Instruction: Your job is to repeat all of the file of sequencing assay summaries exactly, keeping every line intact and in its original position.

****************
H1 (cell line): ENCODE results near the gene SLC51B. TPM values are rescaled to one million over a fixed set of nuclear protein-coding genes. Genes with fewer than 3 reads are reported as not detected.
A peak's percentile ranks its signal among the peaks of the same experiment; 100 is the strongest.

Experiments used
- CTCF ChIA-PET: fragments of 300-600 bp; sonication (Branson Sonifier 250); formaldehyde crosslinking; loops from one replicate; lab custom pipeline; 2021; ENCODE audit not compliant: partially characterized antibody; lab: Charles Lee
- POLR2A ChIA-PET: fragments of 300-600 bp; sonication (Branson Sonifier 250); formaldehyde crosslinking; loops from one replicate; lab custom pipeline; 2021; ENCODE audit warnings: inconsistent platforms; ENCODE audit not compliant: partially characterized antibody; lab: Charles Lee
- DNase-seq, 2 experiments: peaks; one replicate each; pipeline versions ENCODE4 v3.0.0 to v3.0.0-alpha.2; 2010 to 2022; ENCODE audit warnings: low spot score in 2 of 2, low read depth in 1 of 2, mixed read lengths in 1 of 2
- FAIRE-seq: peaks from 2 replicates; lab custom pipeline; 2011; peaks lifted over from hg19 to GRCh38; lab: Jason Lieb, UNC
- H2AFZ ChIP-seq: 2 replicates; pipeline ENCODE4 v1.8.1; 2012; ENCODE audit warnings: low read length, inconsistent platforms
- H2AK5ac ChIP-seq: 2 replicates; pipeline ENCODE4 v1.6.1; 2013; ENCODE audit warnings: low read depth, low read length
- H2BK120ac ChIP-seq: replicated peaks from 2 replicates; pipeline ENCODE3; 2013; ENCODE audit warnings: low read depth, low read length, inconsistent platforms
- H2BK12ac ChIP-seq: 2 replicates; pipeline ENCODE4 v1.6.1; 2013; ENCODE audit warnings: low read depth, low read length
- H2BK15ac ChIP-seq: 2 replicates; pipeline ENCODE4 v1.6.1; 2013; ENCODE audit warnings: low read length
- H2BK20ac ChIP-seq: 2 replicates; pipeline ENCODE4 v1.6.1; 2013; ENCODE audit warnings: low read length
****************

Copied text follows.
H1 (cell line): ENCODE results near the gene SLC51B. TPM values are rescaled to one million over a fixed set of nuclear protein-coding genes. Genes with fewer than 3 reads are reported as not detected.
A peak's percentile ranks its signal among the peaks of the same experiment; 100 is the strongest.

Experiments used
- CTCF ChIA-PET: fragments of 300-600 bp; sonication (Branson Sonifier 250); formaldehyde crosslinking; loops from one replicate; lab custom pipeline; 2021; ENCODE audit not compliant: partially characterized antibody; lab: Charles Lee
- POLR2A ChIA-PET: fragments of 300-600 bp; sonication (Branson Sonifier 250); formaldehyde crosslinking; loops from one replicate; lab custom pipeline; 2021; ENCODE audit warnings: inconsistent platforms; ENCODE audit not compliant: partially characterized antibody; lab: Charles Lee
- DNase-seq, 2 experiments: peaks; one replicate each; pipeline versions ENCODE4 v3.0.0 to v3.0.0-alpha.2; 2010 to 2022; ENCODE audit warnings: low spot score in 2 of 2, low read depth in 1 of 2, mixed read lengths in 1 of 2
- FAIRE-seq: peaks from 2 replicates; lab custom pipeline; 2011; peaks lifted over from hg19 to GRCh38; lab: Jason Lieb, UNC
- H2AFZ ChIP-seq: 2 replicates; pipeline ENCODE4 v1.8.1; 2012; ENCODE audit warnings: low read length, inconsistent platforms
- H2AK5ac ChIP-seq: 2 replicates; pipeline ENCODE4 v1.6.1; 2013; ENCODE audit warnings: low read depth, low read length
- H2BK120ac ChIP-seq: replicated peaks from 2 replicates; pipeline ENCODE3; 2013; ENCODE audit warnings: low read depth, low read length, inconsistent platforms
- H2BK12ac ChIP-seq: 2 replicates; pipeline ENCODE4 v1.6.1; 2013; ENCODE audit warnings: low read depth, low read length
- H2BK15ac ChIP-seq: 2 replicates; pipeline ENCODE4 v1.6.1; 2013; ENCODE audit warnings: low read length
- H2BK20ac ChIP-seq: 2 replicates; pipeline ENCODE4 v1.6.1; 2013; ENCODE audit warnings: low read length